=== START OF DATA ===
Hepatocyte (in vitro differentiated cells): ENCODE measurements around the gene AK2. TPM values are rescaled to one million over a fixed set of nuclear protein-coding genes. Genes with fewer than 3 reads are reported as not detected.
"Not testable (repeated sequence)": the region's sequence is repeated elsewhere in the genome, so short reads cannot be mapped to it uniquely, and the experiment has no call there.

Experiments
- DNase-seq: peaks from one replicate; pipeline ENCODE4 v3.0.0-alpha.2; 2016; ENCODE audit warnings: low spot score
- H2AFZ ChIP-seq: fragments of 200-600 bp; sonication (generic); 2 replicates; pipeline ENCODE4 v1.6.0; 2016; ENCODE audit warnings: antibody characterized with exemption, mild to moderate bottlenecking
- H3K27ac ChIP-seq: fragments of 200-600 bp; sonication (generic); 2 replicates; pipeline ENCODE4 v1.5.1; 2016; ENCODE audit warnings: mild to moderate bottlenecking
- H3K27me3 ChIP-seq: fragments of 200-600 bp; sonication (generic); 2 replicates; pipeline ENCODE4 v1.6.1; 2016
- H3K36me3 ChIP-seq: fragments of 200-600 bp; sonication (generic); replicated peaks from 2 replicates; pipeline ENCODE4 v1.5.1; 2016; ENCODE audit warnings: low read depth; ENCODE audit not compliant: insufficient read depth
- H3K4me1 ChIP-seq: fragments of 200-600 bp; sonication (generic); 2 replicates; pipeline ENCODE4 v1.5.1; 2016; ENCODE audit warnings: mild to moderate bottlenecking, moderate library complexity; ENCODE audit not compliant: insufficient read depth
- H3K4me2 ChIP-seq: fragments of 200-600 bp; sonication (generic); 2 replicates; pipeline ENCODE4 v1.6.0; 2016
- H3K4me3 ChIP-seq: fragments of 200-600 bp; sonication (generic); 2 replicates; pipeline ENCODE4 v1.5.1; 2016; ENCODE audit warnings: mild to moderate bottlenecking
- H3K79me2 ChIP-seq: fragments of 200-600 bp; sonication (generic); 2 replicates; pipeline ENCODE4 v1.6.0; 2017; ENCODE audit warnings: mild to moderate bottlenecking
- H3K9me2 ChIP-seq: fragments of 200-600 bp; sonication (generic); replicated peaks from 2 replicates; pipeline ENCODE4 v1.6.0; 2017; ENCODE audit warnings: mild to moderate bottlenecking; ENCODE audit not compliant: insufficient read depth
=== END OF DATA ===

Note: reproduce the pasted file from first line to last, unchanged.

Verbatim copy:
Hepatocyte (in vitro differentiated cells): ENCODE measurements around the gene AK2. TPM values are rescaled to one million over a fixed set of nuclear protein-coding genes. Genes with fewer than 3 reads are reported as not detected.
"Not testable (repeated sequence)": the region's sequence is repeated elsewhere in the genome, so short reads cannot be mapped to it uniquely, and the experiment has no call there.

Experiments
- DNase-seq: peaks from one replicate; pipeline ENCODE4 v3.0.0-alpha.2; 2016; ENCODE audit warnings: low spot score
- H2AFZ ChIP-seq: fragments of 200-600 bp; sonication (generic); 2 replicates; pipeline ENCODE4 v1.6.0; 2016; ENCODE audit warnings: antibody characterized with exemption, mild to moderate bottlenecking
- H3K27ac ChIP-seq: fragments of 200-600 bp; sonication (generic); 2 replicates; pipeline ENCODE4 v1.5.1; 2016; ENCODE audit warnings: mild to moderate bottlenecking
- H3K27me3 ChIP-seq: fragments of 200-600 bp; sonication (generic); 2 replicates; pipeline ENCODE4 v1.6.1; 2016
- H3K36me3 ChIP-seq: fragments of 200-600 bp; sonication (generic); replicated peaks from 2 replicates; pipeline ENCODE4 v1.5.1; 2016; ENCODE audit warnings: low read depth; ENCODE audit not compliant: insufficient read depth
- H3K4me1 ChIP-seq: fragments of 200-600 bp; sonication (generic); 2 replicates; pipeline ENCODE4 v1.5.1; 2016; ENCODE audit warnings: mild to moderate bottlenecking, moderate library complexity; ENCODE audit not compliant: insufficient read depth
- H3K4me2 ChIP-seq: fragments of 200-600 bp; sonication (generic); 2 replicates; pipeline ENCODE4 v1.6.0; 2016
- H3K4me3 ChIP-seq: fragments of 200-600 bp; sonication (generic); 2 replicates; pipeline ENCODE4 v1.5.1; 2016; ENCODE audit warnings: mild to moderate bottlenecking
- H3K79me2 ChIP-seq: fragments of 200-600 bp; sonication (generic); 2 replicates; pipeline ENCODE4 v1.6.0; 2017; ENCODE audit warnings: mild to moderate bottlenecking
- H3K9me2 ChIP-seq: fragments of 200-600 bp; sonication (generic); replicated peaks from 2 replicates; pipeline ENCODE4 v1.6.0; 2017; ENCODE audit warnings: mild to moderate bottlenecking; ENCODE audit not compliant: insufficient read depth